At a time when Warren Buffett has again showed he’s ahead of the pack by slowing his stockmarket share purchases this year, he and his managers have positioned themselves for a key role in what is regarded as the world’s biggest neobank and its impending multi-billion-dollar float.
In June Berkshire invested $US500 million in the 8th funding round for Nubank – that was the largest investment in the Brazilian-based bank which has $US5 billion in assets and a reported 40 million customers across much of South America, starting with Brazil.
Now Nubank, whose legal name is Nu Pagamentos, is reportedly looking to list on Nasdaq in New York in a $US2 billion deal that will value the company at $US40 billion. Nubank is reputedly the world’s biggest neobank.
It’s a return to banking for Buffett and a speculative investment at that – in late 2020 and early this year Buffett sold out of or cut holdings in a few banks like Goldman Sachs, Wells Fargo and JP Morgan and consolidated his attention on one – Bank of America where Berkshire is now the largest single shareholder.
It’s not known how much equity Buffett’s half a billion has given him in Nubank, but it is suggested the holding could end up worth billions of dollars and leave Berkshire as the largest single shareholder in a financial group already a success online. Buffett and Berkshire’s presence as shareholders will make any market float far more respectable for investors around the globe if it happens as reports suggest it will shortly.
With its latest raisings, Nubank’s eighth fundraising effort reached $US1.15 billion, the largest round ever raised by a technology company in Latin America. Berkshire’s money is the largest single investment so far for the company which has raised $US2 billion in his brief life.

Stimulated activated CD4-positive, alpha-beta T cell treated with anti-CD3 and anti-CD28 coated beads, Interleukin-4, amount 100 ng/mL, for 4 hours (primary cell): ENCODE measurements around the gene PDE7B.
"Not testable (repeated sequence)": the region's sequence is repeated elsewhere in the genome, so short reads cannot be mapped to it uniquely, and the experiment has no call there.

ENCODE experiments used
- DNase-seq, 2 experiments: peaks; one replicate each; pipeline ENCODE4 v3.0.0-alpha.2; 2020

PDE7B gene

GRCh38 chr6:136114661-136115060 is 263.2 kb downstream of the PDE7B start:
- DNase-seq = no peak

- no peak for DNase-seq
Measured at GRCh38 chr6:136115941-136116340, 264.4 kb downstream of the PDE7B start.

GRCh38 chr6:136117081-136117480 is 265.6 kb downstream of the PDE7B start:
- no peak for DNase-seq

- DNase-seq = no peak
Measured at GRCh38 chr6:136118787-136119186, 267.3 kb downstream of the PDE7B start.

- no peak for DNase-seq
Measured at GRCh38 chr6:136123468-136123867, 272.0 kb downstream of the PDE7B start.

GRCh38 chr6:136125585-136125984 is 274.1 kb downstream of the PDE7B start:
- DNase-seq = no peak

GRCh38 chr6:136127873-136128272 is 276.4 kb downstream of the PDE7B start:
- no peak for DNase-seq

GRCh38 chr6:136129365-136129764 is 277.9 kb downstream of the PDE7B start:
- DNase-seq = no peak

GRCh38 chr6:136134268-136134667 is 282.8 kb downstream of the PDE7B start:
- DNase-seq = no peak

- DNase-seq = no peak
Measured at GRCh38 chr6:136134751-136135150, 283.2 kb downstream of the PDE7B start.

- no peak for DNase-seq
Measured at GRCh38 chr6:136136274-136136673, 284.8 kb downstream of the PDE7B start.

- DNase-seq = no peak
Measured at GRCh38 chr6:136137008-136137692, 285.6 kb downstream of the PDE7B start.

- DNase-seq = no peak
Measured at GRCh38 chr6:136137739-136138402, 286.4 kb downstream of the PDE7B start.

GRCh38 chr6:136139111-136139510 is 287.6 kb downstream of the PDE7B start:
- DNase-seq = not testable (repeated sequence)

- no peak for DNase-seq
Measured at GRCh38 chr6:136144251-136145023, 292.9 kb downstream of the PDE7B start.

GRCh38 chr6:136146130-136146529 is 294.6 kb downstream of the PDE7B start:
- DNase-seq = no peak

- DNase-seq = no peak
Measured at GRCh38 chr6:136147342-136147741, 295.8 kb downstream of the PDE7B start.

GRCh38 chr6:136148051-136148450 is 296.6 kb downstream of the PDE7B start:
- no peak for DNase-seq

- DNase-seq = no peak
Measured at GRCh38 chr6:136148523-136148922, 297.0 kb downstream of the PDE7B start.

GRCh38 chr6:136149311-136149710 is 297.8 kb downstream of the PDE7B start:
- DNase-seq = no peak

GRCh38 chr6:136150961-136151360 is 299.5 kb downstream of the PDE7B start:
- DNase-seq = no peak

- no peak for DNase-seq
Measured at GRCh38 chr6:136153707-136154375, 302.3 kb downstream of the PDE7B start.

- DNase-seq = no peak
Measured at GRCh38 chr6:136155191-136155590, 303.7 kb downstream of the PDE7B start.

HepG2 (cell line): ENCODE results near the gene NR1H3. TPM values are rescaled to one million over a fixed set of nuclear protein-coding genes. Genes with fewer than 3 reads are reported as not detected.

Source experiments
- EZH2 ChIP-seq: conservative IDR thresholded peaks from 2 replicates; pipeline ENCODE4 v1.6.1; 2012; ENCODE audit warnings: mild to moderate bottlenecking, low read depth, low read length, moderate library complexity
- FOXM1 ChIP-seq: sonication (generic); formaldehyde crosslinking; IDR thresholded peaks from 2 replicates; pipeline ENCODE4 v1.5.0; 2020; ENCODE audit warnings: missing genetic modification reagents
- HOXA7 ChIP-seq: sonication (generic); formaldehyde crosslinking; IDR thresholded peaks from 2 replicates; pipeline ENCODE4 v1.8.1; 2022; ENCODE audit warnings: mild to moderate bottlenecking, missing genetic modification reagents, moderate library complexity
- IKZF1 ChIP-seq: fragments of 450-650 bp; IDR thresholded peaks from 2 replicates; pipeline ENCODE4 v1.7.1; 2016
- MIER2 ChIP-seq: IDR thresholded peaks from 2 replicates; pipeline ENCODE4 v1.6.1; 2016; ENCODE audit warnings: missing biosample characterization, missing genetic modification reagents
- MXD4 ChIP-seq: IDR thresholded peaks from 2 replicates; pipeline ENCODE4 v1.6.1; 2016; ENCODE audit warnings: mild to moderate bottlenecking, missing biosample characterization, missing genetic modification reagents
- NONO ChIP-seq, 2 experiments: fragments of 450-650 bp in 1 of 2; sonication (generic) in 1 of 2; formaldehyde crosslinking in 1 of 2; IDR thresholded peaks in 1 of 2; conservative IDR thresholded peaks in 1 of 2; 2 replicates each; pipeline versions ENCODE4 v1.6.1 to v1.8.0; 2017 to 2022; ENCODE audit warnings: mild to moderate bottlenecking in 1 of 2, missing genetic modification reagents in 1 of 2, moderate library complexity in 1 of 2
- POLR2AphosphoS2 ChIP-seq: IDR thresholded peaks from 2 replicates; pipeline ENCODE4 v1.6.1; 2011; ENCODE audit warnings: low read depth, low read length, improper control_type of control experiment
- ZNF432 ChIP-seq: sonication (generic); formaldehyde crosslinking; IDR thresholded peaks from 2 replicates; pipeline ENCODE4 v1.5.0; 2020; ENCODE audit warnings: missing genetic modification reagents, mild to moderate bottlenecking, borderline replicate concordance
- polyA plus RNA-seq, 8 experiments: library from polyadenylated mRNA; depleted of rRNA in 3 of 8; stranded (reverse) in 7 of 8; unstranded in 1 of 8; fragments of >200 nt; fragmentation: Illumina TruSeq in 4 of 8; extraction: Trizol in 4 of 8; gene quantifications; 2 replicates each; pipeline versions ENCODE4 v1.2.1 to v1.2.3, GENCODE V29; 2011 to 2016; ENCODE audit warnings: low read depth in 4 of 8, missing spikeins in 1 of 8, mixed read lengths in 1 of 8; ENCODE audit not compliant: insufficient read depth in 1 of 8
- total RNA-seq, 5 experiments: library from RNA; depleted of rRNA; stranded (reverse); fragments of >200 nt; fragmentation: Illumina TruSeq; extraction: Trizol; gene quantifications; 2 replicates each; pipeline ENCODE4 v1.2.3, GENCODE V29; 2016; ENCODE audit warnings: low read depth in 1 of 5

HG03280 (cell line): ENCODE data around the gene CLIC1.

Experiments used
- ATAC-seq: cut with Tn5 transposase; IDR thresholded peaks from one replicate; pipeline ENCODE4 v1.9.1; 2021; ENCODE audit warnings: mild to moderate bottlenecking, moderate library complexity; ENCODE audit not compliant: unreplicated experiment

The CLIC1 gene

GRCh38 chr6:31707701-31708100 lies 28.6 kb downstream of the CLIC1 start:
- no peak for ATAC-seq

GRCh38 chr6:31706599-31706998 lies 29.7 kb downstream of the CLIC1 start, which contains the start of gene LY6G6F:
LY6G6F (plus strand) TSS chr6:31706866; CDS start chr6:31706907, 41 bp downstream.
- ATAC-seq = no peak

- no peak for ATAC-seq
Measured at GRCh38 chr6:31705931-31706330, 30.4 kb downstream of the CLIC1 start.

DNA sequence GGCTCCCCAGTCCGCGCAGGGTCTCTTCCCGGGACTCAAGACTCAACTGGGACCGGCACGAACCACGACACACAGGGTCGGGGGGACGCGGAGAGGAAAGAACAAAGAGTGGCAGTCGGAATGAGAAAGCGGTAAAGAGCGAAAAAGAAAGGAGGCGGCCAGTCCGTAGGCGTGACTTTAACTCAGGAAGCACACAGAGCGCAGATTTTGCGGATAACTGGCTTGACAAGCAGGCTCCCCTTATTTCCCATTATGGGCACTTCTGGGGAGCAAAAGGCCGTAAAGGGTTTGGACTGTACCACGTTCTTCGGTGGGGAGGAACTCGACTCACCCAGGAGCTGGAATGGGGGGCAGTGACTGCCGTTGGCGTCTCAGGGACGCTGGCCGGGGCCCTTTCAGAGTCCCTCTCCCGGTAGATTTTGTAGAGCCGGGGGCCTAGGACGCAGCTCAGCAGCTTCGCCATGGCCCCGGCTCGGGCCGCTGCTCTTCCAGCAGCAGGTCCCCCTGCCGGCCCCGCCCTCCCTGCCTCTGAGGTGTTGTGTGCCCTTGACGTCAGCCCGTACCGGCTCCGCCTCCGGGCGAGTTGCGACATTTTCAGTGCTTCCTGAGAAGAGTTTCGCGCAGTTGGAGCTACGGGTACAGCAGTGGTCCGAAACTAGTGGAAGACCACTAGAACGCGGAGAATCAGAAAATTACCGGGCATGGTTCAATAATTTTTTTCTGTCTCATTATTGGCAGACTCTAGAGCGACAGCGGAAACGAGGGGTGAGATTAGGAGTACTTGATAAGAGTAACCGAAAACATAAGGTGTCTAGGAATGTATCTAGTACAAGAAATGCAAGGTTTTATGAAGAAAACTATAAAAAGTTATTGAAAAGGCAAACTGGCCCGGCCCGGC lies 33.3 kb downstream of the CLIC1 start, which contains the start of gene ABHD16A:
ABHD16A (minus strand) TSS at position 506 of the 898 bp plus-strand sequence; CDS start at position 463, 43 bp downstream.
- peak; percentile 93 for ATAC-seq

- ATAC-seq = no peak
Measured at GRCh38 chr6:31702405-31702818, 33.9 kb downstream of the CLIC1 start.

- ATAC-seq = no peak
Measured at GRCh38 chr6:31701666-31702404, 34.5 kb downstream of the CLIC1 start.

That is also one of the largest single investments made by Berkshire in the past year outside of stockmarket deals (such as spending $US7 billion buying shareholders in the five top Japanese trading houses) or buying oil assets from Dominion Energy in a $US10 billion purchase.
Nubank is a tech stock – a fintech – and Buffett’s last foray in the tech sector came last year when he bought $US250 million of shares in cloud computing group, Snowflake and then more shares from a founder just before the IPO. For an outlay of around $US400 million the Snowflake punt is now worth more than $US1.7 billion and so far Buffett hasn’t sold.
The Nubank deal wasn’t included in Warren Buffett’s Berkshire Hathaway’s latest fund managers quarterly filing this week. That report confirmed that Buffett and his managers again did more selling than buying as they reduced holdings in some key companies and sold out of three.
But at the same time Berkshire maintained its five pillar investments led by Apple and – as we pointed out earlier this month – Buffett is buying billions of dollars in Berkshire shares.
Buffett and Berkshire have made more sales than purchases of non-Berkshire stock so far this year and up to the end of July had repurchased close to $US15 billion worth of Berkshire shares. Sales exceeded purchases in the June quarter by $US1.1 billion (excluding the buyback).
And if there was one message from the filing for investors and his legion of supporters, is that Buffett has gone off most pharmaceutical companies, selling a $US180 million holding in Biogen and reducing or trimming holdings in down a stake in Merck and several others.